William Bronk

If we are not to falsify life, but to have it for what it is, we must leave ourselves open to it and undefended, observant of what may happen, since our private will is not relevant and we are not capable of apprehending or assisting any other will, and what we observe and feel is perhaps less will than being and the nature of being. We need not want anything: nothing needs us to want. There are things which we feel, certain angers, rejoicings, fears. These feelings astonish us. Set beside our expectation of a real world, they seem not to have the habit of reality. They seem unrelated, and there is a lapse of time before we take them as real in the absence of a more expected reality. We learn at last, and accept the learning at last, that these feelings come to us without our willing or acceding or inventing. They come from beyond our skin like approaches to us, like messages; and we respond, trembling and shaking, or vibrating in tune as though we were instruments a music were played on and we arch and turn to have the contact closer. Our responses are presences that tower around us, seemingly solid as stone.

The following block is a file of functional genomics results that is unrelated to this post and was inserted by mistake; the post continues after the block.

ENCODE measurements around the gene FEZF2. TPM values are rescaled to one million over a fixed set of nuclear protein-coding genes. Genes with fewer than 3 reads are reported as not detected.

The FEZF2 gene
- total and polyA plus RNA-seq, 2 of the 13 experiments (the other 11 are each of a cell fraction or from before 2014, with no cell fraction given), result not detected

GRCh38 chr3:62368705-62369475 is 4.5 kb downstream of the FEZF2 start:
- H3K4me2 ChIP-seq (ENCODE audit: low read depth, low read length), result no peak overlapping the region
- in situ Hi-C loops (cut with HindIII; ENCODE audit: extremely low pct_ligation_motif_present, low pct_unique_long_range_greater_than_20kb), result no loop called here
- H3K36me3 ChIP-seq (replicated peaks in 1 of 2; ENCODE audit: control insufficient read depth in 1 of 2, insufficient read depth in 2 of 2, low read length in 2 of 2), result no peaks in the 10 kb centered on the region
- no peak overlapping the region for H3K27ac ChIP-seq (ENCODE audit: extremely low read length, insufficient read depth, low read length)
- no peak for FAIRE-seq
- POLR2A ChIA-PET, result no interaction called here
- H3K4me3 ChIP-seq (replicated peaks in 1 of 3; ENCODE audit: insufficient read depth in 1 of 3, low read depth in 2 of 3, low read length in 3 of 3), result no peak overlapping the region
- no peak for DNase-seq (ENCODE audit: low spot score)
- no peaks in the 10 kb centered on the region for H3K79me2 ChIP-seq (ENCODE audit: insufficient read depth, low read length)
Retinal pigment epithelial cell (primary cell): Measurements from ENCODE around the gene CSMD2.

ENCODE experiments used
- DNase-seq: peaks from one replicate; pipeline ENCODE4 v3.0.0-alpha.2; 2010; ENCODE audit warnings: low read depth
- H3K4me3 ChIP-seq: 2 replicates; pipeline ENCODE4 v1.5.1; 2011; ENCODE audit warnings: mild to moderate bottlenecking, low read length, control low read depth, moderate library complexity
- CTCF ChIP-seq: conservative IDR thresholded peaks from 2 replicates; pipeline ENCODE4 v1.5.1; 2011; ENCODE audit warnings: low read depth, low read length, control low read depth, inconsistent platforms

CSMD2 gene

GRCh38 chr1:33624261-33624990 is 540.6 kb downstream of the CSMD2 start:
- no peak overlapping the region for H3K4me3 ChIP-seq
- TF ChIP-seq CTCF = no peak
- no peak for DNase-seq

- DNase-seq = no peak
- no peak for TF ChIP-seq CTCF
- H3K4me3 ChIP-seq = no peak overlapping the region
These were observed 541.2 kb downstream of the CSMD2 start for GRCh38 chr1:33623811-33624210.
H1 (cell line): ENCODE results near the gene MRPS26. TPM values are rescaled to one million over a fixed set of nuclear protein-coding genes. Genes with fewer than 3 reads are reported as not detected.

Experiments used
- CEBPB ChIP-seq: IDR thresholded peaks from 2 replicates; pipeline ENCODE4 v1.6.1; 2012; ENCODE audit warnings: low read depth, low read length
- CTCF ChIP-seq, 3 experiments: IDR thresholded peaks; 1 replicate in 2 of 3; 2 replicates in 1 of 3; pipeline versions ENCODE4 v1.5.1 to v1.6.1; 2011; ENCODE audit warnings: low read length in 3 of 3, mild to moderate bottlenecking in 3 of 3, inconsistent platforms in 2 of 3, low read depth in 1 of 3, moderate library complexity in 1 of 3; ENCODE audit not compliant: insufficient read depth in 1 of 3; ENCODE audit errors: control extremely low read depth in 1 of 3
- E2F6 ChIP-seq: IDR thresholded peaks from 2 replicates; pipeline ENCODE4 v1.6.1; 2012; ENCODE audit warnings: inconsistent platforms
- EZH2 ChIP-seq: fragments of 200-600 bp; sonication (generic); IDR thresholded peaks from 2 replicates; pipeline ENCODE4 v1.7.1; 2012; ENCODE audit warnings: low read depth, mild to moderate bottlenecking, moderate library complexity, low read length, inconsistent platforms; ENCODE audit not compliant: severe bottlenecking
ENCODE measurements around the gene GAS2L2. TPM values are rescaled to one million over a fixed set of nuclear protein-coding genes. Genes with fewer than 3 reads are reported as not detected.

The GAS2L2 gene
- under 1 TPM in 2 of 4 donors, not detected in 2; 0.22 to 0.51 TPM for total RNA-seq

~ from William Bronk: An Essay by Cid Corman